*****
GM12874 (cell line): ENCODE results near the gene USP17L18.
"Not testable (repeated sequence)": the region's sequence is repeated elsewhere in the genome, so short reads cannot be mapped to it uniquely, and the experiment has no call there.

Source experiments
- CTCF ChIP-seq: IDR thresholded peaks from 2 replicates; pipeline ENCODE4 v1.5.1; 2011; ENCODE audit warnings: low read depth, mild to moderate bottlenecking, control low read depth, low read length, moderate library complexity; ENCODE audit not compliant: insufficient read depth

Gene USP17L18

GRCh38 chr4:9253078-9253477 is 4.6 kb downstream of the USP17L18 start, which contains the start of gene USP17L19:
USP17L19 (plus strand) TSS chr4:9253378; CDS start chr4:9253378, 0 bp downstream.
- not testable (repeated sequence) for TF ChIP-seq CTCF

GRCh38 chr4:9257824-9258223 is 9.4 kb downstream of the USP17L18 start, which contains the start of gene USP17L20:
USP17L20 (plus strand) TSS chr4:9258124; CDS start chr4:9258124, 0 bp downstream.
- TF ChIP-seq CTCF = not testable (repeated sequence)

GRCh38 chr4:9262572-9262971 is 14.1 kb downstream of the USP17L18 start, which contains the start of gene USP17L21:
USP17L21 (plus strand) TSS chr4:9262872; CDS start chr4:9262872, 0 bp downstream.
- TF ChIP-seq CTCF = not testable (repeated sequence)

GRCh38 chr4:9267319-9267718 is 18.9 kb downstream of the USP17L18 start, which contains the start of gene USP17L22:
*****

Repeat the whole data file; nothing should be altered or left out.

GM12874 (cell line): ENCODE results near the gene USP17L18.
"Not testable (repeated sequence)": the region's sequence is repeated elsewhere in the genome, so short reads cannot be mapped to it uniquely, and the experiment has no call there.

Source experiments
- CTCF ChIP-seq: IDR thresholded peaks from 2 replicates; pipeline ENCODE4 v1.5.1; 2011; ENCODE audit warnings: low read depth, mild to moderate bottlenecking, control low read depth, low read length, moderate library complexity; ENCODE audit not compliant: insufficient read depth

Gene USP17L18

GRCh38 chr4:9253078-9253477 is 4.6 kb downstream of the USP17L18 start, which contains the start of gene USP17L19:
USP17L19 (plus strand) TSS chr4:9253378; CDS start chr4:9253378, 0 bp downstream.
- not testable (repeated sequence) for TF ChIP-seq CTCF

GRCh38 chr4:9257824-9258223 is 9.4 kb downstream of the USP17L18 start, which contains the start of gene USP17L20:
USP17L20 (plus strand) TSS chr4:9258124; CDS start chr4:9258124, 0 bp downstream.
- TF ChIP-seq CTCF = not testable (repeated sequence)

GRCh38 chr4:9262572-9262971 is 14.1 kb downstream of the USP17L18 start, which contains the start of gene USP17L21:
USP17L21 (plus strand) TSS chr4:9262872; CDS start chr4:9262872, 0 bp downstream.
- TF ChIP-seq CTCF = not testable (repeated sequence)

GRCh38 chr4:9267319-9267718 is 18.9 kb downstream of the USP17L18 start, which contains the start of gene USP17L22: